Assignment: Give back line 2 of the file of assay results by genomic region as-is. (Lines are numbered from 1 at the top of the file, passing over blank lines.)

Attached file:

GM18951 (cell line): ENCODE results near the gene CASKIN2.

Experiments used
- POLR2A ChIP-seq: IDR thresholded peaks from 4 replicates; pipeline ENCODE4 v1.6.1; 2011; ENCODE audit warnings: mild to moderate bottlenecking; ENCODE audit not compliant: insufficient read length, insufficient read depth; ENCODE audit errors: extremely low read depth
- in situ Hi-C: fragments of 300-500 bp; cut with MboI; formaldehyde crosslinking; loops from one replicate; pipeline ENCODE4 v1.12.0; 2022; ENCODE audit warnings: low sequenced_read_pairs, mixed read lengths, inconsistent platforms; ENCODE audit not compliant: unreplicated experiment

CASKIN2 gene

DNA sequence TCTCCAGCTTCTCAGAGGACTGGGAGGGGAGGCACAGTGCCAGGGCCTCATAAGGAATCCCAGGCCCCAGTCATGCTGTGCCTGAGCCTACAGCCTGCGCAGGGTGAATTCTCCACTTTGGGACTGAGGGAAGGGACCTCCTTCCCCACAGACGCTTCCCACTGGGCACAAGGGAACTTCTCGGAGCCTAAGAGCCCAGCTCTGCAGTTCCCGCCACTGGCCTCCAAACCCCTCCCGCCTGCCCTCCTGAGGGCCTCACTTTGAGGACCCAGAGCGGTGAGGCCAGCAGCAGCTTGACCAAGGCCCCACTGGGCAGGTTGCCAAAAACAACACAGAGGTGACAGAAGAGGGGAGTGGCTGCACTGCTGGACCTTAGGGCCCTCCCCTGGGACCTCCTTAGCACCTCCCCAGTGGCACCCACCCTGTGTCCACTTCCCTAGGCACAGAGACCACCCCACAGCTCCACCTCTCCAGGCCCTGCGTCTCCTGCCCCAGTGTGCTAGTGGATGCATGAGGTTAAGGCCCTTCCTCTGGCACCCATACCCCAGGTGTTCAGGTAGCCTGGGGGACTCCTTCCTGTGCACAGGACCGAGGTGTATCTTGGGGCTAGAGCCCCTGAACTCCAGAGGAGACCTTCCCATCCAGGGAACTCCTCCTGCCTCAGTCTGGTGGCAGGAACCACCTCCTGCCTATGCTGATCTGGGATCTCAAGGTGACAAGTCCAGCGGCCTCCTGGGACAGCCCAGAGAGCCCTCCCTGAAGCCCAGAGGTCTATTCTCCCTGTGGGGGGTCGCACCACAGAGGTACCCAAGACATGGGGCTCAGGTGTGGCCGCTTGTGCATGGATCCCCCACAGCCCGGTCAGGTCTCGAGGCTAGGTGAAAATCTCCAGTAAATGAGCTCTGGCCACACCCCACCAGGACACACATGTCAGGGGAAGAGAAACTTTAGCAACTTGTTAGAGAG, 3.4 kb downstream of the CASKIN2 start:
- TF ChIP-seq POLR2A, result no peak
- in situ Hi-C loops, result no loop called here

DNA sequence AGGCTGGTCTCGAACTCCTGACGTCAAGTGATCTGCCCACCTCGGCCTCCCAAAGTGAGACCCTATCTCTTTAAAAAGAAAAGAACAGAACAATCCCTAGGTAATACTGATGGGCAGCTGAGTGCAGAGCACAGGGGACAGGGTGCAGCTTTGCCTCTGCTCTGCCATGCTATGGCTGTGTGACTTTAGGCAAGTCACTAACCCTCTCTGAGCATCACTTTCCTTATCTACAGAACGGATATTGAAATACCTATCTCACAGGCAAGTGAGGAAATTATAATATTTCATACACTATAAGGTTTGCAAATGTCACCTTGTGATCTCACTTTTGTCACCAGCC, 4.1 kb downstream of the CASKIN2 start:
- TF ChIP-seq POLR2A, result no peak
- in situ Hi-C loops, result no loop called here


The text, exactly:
Experiments used